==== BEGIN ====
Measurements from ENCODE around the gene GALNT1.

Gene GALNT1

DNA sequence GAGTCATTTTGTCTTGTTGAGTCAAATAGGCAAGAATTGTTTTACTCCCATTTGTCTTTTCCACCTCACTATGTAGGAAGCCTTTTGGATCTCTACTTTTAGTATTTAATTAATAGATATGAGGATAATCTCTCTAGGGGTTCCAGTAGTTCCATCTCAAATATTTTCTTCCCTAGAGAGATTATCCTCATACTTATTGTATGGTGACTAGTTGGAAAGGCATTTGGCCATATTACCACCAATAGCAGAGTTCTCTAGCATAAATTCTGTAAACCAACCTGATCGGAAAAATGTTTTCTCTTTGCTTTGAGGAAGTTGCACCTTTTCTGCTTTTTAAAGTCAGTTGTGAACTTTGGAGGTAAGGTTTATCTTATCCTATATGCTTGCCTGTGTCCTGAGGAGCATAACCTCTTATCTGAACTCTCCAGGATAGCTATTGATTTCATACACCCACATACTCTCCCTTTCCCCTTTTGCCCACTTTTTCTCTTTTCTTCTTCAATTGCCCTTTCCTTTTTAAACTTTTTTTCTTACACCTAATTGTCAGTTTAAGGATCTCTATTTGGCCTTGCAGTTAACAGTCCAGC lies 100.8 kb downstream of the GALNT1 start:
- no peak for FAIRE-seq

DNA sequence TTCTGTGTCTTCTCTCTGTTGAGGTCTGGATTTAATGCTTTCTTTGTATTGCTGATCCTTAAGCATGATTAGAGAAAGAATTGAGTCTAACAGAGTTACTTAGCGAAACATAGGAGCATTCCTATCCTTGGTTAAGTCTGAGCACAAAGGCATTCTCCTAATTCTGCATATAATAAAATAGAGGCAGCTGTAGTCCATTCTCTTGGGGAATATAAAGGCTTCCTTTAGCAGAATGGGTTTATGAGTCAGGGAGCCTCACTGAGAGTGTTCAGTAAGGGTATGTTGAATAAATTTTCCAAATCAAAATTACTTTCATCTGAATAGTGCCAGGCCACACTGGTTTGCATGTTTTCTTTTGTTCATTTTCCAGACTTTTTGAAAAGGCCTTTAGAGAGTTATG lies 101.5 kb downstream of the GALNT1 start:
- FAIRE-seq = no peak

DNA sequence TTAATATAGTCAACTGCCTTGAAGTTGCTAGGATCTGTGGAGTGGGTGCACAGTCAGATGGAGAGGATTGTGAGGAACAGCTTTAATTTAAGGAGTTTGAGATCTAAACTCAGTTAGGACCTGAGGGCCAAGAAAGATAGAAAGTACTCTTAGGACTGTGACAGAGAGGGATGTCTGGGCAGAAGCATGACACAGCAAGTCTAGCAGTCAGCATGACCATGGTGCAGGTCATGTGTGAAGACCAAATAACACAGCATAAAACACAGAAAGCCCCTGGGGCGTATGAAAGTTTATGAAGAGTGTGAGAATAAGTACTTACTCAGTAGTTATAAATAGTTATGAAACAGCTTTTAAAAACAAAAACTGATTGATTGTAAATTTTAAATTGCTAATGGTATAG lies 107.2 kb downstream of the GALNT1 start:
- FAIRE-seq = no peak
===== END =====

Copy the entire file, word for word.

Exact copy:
Measurements from ENCODE around the gene GALNT1.

Gene GALNT1

DNA sequence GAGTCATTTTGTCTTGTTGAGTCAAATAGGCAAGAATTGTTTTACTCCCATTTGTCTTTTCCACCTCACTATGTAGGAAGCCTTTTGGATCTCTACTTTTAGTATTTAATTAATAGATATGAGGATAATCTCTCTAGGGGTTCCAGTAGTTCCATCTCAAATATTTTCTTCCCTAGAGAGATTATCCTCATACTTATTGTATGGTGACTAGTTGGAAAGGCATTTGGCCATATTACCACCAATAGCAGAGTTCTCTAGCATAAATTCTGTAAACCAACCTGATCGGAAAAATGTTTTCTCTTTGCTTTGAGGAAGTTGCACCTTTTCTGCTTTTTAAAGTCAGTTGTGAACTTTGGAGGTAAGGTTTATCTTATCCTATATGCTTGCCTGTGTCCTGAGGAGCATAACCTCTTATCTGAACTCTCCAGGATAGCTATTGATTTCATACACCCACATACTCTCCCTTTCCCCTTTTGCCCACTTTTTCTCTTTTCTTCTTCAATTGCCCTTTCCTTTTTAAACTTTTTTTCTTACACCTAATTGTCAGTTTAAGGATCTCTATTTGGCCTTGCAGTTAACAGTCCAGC lies 100.8 kb downstream of the GALNT1 start:
- no peak for FAIRE-seq

DNA sequence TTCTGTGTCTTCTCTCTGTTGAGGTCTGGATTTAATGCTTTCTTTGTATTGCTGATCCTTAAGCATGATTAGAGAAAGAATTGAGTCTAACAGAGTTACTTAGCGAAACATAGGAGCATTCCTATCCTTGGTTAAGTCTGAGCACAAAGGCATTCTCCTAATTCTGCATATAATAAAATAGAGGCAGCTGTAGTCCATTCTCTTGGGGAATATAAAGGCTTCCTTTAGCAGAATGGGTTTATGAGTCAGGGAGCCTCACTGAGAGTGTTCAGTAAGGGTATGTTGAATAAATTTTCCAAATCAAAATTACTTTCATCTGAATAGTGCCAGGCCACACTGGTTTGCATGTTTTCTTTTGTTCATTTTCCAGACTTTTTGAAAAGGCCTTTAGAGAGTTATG lies 101.5 kb downstream of the GALNT1 start:
- FAIRE-seq = no peak

DNA sequence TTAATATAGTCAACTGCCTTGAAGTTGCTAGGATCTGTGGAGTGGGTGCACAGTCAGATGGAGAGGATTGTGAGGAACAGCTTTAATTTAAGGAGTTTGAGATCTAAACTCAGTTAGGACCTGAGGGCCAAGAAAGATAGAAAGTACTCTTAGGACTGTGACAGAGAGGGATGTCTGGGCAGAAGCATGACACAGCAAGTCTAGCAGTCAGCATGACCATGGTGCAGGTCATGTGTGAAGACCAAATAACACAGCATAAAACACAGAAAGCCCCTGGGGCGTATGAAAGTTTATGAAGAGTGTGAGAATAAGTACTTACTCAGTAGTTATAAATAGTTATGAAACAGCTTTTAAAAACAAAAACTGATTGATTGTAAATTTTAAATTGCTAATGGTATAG lies 107.2 kb downstream of the GALNT1 start:
- FAIRE-seq = no peak